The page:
Movement demands of elite rugby league players during Australian National Rugby League and European Super League matches
Purpose: This study compared the movement demands of players competing in matches from the elite Australian and European rugby league competitions. Methods: Global positioning system devices were used to measure 192 performances of forwards, adjustables, and outside backs during National Rugby League (NRL; n = 88) and European Super League (SL; n = 104) matches. Total and relative distances covered overall and at low (03.5 m/s), moderate (3.65 m/s), and high (>5 m/s) speeds were measured alongside changes in movement variables across the early, middle, and late phases of the season. Results: The relative distance covered in SL matches (95.8 ± 18.6 m/min) was significantly greater (P < .05) than in NRL matches (90.2 ± 8.3 m/min). Relative low-speed activity (70.3 ± 4.9 m/min vs 75.5 ± 18.9 m/min) and moderate-speed running (12.5 ± 3.3 m m/min vs 14.2 ± 3.8 m/min) were highest (P < .05) in the SL matches, and relative high-speed distance was greater (P < .05) during NRL matches (7.8 ± 2.1 m/min vs 6.1 ± 1.7 m/min). Conclusions: NRL players have better maintenance of high-speed running between the first and second halves of matches and perform less low- and moderate-speed activity, indicating that the NRL provides a higher standard of rugby league competition than the SL.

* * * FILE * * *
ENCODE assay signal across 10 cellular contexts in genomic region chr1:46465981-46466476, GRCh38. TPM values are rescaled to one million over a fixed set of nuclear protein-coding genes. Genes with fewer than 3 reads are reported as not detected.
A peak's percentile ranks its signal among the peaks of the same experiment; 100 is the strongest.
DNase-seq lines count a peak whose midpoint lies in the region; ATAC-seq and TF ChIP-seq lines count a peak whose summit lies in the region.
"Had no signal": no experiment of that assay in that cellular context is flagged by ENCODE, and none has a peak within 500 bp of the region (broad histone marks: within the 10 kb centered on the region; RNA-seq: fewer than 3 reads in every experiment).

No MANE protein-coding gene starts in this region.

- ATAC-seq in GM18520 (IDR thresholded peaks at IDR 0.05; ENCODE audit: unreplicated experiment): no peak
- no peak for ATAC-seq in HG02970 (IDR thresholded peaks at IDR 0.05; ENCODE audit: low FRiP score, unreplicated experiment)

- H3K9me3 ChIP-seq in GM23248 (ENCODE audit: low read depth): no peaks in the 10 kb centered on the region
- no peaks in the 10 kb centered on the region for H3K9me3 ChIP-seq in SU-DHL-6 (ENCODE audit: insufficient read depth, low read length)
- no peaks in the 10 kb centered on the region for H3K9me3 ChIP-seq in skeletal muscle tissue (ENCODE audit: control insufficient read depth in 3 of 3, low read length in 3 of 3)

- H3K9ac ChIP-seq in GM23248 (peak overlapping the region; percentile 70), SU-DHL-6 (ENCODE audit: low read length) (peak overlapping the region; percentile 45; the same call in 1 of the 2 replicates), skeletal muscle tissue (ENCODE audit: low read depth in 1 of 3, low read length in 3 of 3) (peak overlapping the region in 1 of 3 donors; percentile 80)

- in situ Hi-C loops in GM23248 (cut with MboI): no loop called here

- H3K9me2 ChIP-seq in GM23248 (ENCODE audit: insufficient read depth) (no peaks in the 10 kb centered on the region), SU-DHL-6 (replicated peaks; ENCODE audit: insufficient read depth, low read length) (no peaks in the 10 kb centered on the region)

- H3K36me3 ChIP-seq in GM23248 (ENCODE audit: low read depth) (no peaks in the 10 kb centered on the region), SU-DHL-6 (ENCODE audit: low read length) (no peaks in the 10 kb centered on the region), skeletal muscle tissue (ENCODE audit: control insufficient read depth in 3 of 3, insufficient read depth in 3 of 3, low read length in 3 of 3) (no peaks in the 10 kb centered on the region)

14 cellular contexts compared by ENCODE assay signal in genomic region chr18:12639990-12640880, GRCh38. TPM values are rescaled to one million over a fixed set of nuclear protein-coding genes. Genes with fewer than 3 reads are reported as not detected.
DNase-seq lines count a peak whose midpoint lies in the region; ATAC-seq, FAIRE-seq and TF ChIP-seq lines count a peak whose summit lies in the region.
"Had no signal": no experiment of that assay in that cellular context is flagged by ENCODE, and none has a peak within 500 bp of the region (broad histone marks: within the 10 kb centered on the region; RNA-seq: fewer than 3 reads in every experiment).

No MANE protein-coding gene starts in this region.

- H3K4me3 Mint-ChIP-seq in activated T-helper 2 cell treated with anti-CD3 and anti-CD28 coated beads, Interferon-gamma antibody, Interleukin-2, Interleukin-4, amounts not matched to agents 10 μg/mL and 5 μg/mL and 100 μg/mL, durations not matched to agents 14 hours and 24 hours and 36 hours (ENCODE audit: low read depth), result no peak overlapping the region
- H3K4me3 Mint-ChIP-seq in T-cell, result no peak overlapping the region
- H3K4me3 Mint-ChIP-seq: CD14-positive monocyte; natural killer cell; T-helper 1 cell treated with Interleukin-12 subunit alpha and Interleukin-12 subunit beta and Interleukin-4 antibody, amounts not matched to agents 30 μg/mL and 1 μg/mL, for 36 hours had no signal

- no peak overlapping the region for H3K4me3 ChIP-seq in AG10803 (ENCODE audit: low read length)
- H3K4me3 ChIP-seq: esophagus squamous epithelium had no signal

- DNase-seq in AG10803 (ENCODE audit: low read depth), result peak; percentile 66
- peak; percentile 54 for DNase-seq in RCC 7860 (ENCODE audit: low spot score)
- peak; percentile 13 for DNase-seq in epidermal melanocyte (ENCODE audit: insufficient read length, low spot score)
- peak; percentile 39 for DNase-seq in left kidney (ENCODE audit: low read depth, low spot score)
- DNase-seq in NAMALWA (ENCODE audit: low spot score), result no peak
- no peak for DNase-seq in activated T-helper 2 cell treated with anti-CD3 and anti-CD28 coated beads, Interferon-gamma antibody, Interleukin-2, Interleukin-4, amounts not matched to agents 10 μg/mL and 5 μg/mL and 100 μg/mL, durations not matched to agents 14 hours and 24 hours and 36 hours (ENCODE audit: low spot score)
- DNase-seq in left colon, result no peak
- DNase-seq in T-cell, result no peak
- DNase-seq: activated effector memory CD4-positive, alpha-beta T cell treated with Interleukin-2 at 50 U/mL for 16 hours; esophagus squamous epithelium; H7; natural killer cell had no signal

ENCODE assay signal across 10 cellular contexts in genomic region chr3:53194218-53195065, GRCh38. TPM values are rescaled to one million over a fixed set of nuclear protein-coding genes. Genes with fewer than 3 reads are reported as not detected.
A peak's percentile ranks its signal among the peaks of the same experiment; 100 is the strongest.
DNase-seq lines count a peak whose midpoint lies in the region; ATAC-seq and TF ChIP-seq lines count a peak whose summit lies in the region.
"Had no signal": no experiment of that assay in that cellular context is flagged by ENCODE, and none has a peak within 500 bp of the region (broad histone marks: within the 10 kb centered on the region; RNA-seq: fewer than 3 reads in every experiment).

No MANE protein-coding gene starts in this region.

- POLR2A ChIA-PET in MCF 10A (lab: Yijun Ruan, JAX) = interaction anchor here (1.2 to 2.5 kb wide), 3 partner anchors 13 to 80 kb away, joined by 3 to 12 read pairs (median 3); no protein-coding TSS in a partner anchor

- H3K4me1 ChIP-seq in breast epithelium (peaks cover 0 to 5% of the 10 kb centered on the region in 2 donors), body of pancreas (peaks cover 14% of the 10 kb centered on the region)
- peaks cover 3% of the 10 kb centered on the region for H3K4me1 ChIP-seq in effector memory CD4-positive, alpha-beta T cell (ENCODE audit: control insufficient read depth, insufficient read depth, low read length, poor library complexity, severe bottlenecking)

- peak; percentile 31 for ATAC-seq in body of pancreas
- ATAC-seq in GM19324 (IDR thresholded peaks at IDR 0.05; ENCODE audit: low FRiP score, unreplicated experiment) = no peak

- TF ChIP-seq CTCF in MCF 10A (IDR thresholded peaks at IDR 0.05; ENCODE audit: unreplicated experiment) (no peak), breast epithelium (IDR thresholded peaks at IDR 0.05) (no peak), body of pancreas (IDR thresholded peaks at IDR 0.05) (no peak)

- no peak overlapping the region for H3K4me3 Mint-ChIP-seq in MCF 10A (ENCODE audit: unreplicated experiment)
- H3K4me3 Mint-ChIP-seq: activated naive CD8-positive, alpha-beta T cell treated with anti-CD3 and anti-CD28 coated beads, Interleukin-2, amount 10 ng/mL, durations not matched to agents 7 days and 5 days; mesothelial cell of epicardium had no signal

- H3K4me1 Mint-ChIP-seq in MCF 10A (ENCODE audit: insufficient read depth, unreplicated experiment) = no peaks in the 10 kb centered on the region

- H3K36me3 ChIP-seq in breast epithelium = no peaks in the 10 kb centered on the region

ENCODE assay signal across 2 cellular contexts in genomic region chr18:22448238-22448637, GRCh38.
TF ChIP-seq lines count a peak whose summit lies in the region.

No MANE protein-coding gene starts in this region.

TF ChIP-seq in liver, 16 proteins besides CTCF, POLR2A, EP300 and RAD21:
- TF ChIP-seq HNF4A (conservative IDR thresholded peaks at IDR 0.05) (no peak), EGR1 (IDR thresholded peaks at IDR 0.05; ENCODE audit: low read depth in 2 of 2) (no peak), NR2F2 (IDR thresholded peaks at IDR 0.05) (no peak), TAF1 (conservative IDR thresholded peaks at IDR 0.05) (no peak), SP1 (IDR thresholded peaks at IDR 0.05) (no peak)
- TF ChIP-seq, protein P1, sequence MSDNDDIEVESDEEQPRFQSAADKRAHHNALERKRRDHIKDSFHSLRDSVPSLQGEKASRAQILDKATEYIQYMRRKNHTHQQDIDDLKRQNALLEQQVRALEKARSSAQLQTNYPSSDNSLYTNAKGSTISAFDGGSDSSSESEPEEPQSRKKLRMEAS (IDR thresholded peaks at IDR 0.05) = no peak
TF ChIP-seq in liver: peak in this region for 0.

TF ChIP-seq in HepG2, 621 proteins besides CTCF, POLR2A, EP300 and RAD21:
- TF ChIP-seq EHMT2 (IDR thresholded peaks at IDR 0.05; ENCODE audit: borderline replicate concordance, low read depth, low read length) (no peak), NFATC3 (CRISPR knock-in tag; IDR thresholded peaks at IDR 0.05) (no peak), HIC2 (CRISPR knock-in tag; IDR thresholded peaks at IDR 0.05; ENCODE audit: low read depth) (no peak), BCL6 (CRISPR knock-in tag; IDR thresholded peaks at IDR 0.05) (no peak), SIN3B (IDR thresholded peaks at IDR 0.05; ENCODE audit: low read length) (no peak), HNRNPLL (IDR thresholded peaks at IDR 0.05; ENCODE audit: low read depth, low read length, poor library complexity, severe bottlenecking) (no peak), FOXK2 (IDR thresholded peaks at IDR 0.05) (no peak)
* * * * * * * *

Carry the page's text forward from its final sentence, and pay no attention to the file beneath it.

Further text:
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|Subjects:||rugby game action movement playing position (sport games) load intensity|
|Published in:||International Journal of Sports Physiology and Performance|